The Covid-19 NHS Recovery Plan calls on providers to use the digital solutions that proved successful during the pandemic to improve outpatient service delivery.
Whilst the pandemic has undoubtedly placed a huge strain on healthcare services, it has also shown how technology can better manage the demand for elective care services and improve patient experience and access to care.
Reducing hospital demand
One of the major challenges before and during the pandemic has been the number of patients waiting to be treated, with the King’s Fund recently equating the 5.7 million on the NHS elective care waiting list to the population of Denmark.
The huge and ‘unrelenting patient demand’ has proven to be unsustainable and the need to redesign service delivery has been widely accepted, particularly following the seminal report by the Royal College of Physicians which, among other findings, reported that 25% of doctors felt that between 10-20% of new patients did not need to attend an outpatient clinic at all.
Since the start of the pandemic, there have been a range of technologies implemented to make outpatient care more efficient, provide patients with greater access to speedier diagnosis and treatments, and to reduce the amount of patients attending outpatient appointments when they are not clinically necessary.
Advice and guidance services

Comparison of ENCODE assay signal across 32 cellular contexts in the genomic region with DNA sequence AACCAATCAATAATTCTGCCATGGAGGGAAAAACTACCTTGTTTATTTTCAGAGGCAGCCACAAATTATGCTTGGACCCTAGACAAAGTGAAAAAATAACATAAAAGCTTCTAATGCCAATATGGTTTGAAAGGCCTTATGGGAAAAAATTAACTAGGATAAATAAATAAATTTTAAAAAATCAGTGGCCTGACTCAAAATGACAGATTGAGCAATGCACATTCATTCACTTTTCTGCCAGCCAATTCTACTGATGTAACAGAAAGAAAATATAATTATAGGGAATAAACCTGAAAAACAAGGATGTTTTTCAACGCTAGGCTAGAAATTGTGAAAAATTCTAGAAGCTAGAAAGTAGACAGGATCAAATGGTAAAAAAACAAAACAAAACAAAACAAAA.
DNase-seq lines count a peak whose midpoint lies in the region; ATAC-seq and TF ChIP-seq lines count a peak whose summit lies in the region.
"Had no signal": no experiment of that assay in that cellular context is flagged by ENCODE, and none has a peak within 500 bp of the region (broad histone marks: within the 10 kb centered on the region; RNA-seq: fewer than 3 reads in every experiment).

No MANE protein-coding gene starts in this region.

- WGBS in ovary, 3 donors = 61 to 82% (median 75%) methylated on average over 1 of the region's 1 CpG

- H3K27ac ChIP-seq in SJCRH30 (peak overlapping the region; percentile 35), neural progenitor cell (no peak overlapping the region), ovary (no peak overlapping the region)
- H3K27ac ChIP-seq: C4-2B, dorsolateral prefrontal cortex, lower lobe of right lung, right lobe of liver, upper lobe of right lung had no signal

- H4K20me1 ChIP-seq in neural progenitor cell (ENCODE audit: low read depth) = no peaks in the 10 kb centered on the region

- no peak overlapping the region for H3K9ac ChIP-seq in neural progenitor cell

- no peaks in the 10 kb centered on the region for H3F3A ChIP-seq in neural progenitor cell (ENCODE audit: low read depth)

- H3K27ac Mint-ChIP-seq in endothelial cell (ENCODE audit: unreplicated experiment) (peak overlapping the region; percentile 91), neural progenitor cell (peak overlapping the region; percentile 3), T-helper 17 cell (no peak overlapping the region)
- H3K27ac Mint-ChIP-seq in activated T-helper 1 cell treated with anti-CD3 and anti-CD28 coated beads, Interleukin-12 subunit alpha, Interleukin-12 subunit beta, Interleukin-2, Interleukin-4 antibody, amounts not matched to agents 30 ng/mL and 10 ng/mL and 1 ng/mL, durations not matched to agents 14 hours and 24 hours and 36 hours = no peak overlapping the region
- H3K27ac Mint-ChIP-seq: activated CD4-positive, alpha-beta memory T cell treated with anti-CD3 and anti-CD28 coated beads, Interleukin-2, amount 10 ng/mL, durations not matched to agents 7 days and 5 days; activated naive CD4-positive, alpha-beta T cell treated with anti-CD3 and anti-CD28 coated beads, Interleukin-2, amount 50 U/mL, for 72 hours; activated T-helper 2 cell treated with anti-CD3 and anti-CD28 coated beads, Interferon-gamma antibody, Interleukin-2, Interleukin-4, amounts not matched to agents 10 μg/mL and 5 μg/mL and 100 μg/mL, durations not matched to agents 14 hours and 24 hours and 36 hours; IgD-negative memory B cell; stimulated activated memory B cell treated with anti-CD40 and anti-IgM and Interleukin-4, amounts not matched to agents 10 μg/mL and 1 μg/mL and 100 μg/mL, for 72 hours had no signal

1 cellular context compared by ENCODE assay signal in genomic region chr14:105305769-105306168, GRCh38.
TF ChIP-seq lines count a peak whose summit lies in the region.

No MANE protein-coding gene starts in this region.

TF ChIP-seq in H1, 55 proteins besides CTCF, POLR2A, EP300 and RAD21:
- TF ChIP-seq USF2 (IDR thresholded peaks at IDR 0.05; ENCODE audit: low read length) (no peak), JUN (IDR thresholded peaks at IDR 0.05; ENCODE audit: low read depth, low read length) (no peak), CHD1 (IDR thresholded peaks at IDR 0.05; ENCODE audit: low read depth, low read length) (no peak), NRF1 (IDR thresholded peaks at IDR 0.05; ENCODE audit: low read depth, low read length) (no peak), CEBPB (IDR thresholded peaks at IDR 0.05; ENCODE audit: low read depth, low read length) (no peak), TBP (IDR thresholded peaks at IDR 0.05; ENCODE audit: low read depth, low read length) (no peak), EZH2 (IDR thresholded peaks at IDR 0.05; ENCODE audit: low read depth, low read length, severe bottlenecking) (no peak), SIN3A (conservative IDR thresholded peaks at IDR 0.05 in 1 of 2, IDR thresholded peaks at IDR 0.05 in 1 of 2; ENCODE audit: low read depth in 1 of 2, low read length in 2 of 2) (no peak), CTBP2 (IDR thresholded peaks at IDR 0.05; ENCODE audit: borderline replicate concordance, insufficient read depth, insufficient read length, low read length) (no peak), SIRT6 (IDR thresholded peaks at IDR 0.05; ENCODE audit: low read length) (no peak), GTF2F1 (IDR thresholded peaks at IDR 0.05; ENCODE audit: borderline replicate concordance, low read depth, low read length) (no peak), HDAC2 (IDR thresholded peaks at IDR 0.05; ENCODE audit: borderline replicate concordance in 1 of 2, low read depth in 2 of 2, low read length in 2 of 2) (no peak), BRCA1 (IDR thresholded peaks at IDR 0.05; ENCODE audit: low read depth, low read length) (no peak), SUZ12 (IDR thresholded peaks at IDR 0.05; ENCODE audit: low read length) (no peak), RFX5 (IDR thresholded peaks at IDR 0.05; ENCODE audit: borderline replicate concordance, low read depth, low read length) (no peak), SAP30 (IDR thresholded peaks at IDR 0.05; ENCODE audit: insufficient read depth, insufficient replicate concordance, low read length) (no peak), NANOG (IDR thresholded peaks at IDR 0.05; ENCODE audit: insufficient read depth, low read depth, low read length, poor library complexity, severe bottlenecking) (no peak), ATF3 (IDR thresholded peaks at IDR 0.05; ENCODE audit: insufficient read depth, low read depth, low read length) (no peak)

Among the initiatives recommended in the 2022/23 priorities and operational planning guidance is the increased use of advice and guidance services to not only help reduce outpatient attendance, but also give patients quicker access to consultants and help ensure that any diagnostic tests can be carried out prior to a consultation.
In June 2020, for example, trusts in North West London implemented an advice and guidance service to enable GPs to obtain rapid access to consultant advice across all specialities. This allowed consultants to triage over 40% of requests to be treated within primary care and ensure that patients requiring an outpatient appointment are prioritised. It also enabled elective treatment to continue whilst there were restrictions on outpatient care during the pandemic.
Using this system, consultants had the ability to add attachments and instructions for administrative teams. Importantly, the integration of the system with the NHS e-Referral System (eRS) ensured that any request or referral triaged for an appointment was automatically updated on eRS.
Solutions such as this help foster closer collaboration between primary and secondary care and a better working relationship between clinicians, which forms a critical component of the NHS Long Term Plan.